By Joyce Bichler, Deputy Director
Yesterday, the Food and Drug Administration (FDA) for the first time approved an at-home genetic testing kit without a doctor’s prescription to predict the risk of breast cancer. While there’s no doubt the move will be celebrated by some, the truth is that there is cause for serious concern. This decision by the FDA threatens to do more harm than good for women at risk of and living with breast cancer.
Most immediately, the 23andMe test approved for over-the-counter use looks at just three of the more than 1000 known BRCA1 and BRCA2 mutations. While these three specific mutations are the most common BRCA1 and BRCA2 mutations for people of Ashkenazi ancestry, they are not the most common BRCA mutations in the broader population, raising serious health equity concerns. This means that if you’re someone who receives a negative result from the 23andMe test, there is still the possibility that you may carry other harmful BRCA mutations that increase the risk of breast cancer.
At Breast Cancer Action, we’ve long argued that genetic testing should always be accompanied by independent professional genetic counseling before AND after genetic testing. No matter what the results, genetic testing nearly always raises complex practical and emotional issues that genetic counselors can help decode the complex risks and interpretations of the tests (both positive and negative).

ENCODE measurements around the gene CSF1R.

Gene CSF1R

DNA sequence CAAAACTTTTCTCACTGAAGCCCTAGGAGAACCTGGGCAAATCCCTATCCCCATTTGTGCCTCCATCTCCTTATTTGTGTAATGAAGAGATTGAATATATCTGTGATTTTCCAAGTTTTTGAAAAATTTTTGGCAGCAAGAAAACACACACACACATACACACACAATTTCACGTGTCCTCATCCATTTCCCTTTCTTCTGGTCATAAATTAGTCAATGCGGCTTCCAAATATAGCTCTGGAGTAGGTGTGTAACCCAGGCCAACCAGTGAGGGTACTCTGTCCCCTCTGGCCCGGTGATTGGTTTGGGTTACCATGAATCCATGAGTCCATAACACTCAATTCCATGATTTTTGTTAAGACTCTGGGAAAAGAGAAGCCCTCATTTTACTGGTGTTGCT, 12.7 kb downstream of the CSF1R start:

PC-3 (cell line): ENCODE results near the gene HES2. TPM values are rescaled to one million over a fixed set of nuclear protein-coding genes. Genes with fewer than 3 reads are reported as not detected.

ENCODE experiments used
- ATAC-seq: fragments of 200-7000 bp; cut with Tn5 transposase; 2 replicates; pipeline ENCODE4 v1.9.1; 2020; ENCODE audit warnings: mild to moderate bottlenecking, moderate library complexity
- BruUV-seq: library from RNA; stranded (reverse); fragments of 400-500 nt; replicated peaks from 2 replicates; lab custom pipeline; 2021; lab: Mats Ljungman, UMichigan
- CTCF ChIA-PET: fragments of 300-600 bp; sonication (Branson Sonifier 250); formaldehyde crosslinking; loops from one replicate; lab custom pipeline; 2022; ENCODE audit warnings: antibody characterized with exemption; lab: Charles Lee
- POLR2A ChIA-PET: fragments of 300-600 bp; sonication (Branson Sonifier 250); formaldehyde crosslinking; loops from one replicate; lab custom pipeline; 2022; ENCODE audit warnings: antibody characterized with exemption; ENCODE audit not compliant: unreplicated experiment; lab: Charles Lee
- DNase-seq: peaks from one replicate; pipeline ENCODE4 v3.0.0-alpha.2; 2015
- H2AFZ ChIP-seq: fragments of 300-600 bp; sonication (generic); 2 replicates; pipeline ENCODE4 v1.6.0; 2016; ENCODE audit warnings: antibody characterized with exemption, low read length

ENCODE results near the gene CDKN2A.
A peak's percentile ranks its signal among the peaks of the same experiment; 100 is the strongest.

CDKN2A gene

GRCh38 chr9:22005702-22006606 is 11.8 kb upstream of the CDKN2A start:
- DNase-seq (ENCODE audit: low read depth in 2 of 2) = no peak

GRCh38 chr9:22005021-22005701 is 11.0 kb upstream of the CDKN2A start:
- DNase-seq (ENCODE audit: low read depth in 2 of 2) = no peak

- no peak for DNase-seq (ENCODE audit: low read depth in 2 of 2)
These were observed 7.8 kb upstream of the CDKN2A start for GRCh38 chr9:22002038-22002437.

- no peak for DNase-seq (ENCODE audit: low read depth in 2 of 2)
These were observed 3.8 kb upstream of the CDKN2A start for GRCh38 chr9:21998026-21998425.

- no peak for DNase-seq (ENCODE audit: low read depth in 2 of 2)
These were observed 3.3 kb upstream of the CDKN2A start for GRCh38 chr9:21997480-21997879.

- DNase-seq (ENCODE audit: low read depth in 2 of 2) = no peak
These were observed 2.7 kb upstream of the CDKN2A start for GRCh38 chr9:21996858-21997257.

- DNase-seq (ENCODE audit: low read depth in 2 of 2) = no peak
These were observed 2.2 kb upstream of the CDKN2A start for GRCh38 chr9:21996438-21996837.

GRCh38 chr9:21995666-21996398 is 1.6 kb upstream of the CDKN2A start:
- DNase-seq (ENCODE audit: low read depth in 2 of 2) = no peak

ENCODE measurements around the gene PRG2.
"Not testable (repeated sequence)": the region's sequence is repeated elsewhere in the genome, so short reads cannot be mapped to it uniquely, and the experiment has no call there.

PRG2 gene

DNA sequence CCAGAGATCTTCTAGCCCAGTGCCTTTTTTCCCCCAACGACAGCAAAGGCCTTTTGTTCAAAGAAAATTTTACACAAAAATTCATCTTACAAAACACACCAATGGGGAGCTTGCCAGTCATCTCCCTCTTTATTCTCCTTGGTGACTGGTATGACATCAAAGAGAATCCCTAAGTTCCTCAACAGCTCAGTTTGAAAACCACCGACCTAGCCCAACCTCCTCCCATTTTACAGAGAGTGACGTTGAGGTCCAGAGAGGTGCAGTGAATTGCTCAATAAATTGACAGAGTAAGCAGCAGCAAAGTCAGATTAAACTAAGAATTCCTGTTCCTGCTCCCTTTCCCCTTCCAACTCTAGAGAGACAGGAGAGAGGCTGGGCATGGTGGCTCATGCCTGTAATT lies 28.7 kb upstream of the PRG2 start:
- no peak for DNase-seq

Additionally, 23andMe’s test raises questions about the ownership of our genetic data, an issue which Breast Cancer Action has also been outspoken about. In the past, we’ve seen that 23andMe’s core business model has been to hoard (and sell) the genetic information that it collects from its direct-to-consumer kits. Back when we challenged Myriad Genetics at the U.S. Supreme Court for their patent on the human BRCA genes, we argued that genetic testing companies should contribute to anonymized, open-access research databases, such as the Breast Cancer Information Core (BIC) to help advance science and health.
With this latest approval the FDA has opened the door to at-home genetic tests that may do more for companies than for women at risk of living with breast cancer.